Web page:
Thursday, May 17, 2012

Magnified World

Not that long ago there was an interesting discussion on Twitter about how (or if) knowledge and experience with the setting of a novel affected the way you connect with the story being told. (If you aren't on Twitter and this seems to go against everything you've heard about the medium, let me just say that it all depends on who you interact with and that, yes, there are a lot of interesting literary discussions being hashed out in 140-character bites.) Personally, I love finding a book that's set somewhere I'm familiar with. Reading Ami McKay's The Birth House, for example, was a thrill partially because it's set in my home town (albeit nearly 100 years before I lived there). Likewise, as I become more comfortable with the idea that I now live in Toronto, books set in neighbourhoods I'm familiar with pop out at me in way they perhaps would not have five years ago. Nonetheless, the geography of a novel is, in some ways, incidental to whether or not I'll enjoy it, because even if I'm reading about somewhere I'm familiar with, I'm still experiencing it through the eyes and emotions of a fictional character, which means, in a way, that my experience doesn't matter. I had to remind myself of this a few times while reading Grace O'Connell's gorgeous debut novel Magnified World, though, because not only do her descriptions mimic the way I remember certain places, but her character Maggie feels wonderfully familiar, as if I've bumped into her before.

Magnified World is set, since we're on the subject, mostly in Toronto's West Queen West/Trinity Bellwoods neighbourhood. Queen Street, certainly, figures into the story a lot, as does College Street and Kensington Market. If you are familiar with these places, reading O'Connell's descriptions offers a warm buzz of recognition; if you aren't, though, be assured that this is not an insider's look at Toronto: the descriptions are vivid and accurate in the way that lets you unconsciously map out a character's movements, without feeling overwhelmed by comings and goings. It's my favourite way to read about cities, really – detailed without becoming clinical.

Thursday, May 10, 2012

The Headmaster's Wager

I don't think I ever realized it before, but reading a hardcover vs. a softcover really changes the way I read a book. In large part, I think this is because I do most of my reading during my commute, and therefore tend to take off the dust jacket so it doesn't get ruined. This strips a hardcover of most of its distinguishing characteristics, including its cover design, plot synopsis, blurbs and little author bio. If I take the dust jacket off before I've properly read all of this, and before I've started the book, then I end up starting to read blind, with no pointers as to what's coming in the story or biographical clues as to the narrative. Usually I have a pretty good idea of what a book is going to be about, and then in suspenseful moments I can return to the blurbs to reassure myself. When reading Vincent Lam's The Headmaster's Wager, though, all I had were bright red covers and a black spine to turn to when the intensity shot up, forcing me to catch my breath and return to the story without any idea whether things were going to be okay or not.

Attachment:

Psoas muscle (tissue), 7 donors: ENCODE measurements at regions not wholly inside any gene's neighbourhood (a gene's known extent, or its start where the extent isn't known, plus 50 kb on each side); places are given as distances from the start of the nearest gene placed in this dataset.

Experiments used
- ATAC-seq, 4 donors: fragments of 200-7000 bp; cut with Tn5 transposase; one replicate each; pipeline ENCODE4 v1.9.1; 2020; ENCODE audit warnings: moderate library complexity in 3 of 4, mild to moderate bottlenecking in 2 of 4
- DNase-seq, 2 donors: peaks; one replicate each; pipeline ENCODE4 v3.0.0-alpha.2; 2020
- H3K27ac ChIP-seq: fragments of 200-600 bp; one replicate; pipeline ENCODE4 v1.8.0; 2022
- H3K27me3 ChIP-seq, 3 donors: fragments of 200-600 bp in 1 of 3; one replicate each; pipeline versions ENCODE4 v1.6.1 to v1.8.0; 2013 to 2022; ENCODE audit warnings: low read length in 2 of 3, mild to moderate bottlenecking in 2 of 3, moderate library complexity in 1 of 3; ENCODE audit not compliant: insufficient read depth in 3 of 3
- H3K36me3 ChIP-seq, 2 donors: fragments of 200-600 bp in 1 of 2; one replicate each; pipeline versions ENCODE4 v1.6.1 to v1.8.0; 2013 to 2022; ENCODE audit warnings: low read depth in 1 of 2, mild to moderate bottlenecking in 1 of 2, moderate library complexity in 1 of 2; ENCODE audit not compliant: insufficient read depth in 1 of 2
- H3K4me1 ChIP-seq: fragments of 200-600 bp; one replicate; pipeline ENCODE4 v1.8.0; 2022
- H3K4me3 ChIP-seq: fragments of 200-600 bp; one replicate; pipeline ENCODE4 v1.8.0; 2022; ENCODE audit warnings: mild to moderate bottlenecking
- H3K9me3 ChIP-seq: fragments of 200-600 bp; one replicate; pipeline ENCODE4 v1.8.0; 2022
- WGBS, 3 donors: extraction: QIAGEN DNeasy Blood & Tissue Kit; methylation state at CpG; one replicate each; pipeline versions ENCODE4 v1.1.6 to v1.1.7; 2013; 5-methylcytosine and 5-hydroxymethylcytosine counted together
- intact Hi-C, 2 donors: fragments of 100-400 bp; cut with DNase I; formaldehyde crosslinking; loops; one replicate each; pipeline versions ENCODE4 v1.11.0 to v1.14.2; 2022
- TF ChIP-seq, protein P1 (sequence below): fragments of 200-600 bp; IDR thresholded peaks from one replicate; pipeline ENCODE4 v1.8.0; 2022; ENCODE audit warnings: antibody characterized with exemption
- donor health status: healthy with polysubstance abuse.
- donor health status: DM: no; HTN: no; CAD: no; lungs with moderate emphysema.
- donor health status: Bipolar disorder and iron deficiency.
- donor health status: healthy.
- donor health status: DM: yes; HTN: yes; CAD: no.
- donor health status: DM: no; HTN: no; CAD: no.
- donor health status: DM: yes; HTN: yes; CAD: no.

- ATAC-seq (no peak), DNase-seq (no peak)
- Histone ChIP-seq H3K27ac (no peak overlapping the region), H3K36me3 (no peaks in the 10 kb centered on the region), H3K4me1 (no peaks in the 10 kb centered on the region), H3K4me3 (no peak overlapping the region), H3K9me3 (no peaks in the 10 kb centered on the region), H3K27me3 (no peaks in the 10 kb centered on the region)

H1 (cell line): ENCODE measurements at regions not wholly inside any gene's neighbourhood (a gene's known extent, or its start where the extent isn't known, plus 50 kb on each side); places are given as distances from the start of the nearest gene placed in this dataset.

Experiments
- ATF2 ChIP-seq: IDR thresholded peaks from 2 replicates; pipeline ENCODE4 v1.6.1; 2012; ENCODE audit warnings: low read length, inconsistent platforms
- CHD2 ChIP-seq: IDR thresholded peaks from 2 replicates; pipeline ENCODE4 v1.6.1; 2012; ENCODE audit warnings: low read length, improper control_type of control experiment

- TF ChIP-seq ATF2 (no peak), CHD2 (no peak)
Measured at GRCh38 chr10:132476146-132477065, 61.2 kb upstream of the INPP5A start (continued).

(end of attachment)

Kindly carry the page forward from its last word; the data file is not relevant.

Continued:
The Headmaster's Wager is set in Vietnam, beginning right around the beginning of the Vietnam War. I think it would be impossible to live in the West and not have had your notions of the war consist mainly of images from American movies (my formative ideas about it come, I'm sorry to say, from Forest Gump). Lam, however, positions you on the other side of the conflict; not with the Viet Cong, but with a Chinese immigrant living in Saigon. Headmaster Percival Chen runs an English academy, and although many of his students go on to work with the Americans, he is unconcerned about the war, and actively works to learn nothing about what's going on. He is Chinese, the war is about Vietnam, thus, it does not concern him. This nationalistic streak proves dangerous, however, when the government decrees that all schools must teach Vietnamese. Percival refuses, both on principle and because he is trying to demonstrate his Chinese pride to his son Dai Jai. This small act, coming right at the beginning of the novel, becomes the fulcrum for everything that follows – a small act of defiance that changes everything.

Thursday, May 3, 2012

Hark! A Vagrant

When we were kids, my sisters and I devoured Archie comics. We literally had bags of them. People gave them to us as gifts, my mum would buy old ones at flea markets – we had hundreds. We read enough of them that now we can refer to specific Archie adventures when playing games like Taboo and not have it seem obscure. Eventually, though, we started running into more and more reprints and began to grow out of Riverdale. Archie is kind of a gateway comic, I guess, and after years of reading about his friends I moved on to Gary Larson's Far Side comics. After I got through those (probably around Grade 6) I didn't really read any comics (besides the ones in the newspaper) until I discovered webcomics a few years ago. Of those, Kate Beaton's Hark! A Vagrant was one of my most favourite, and when she put out a book last year I was thrilled.

I am making the distinction here between comics and graphic novels, because Beaton's pieces are comics in the sense that they're written in strips. She has some recurring characters, and often does several strips on a particular theme, but her book is much like Larson's in that you can open it at random. Even reading it cover to cover is a little like opening at random, since you can go from several comics about Lester B. Pearson, to a few pages about "sexy Batman," and on to a strip about Queen Elizabeth at Tillbury. Clearly, Hark! A Vagrant is a little different.

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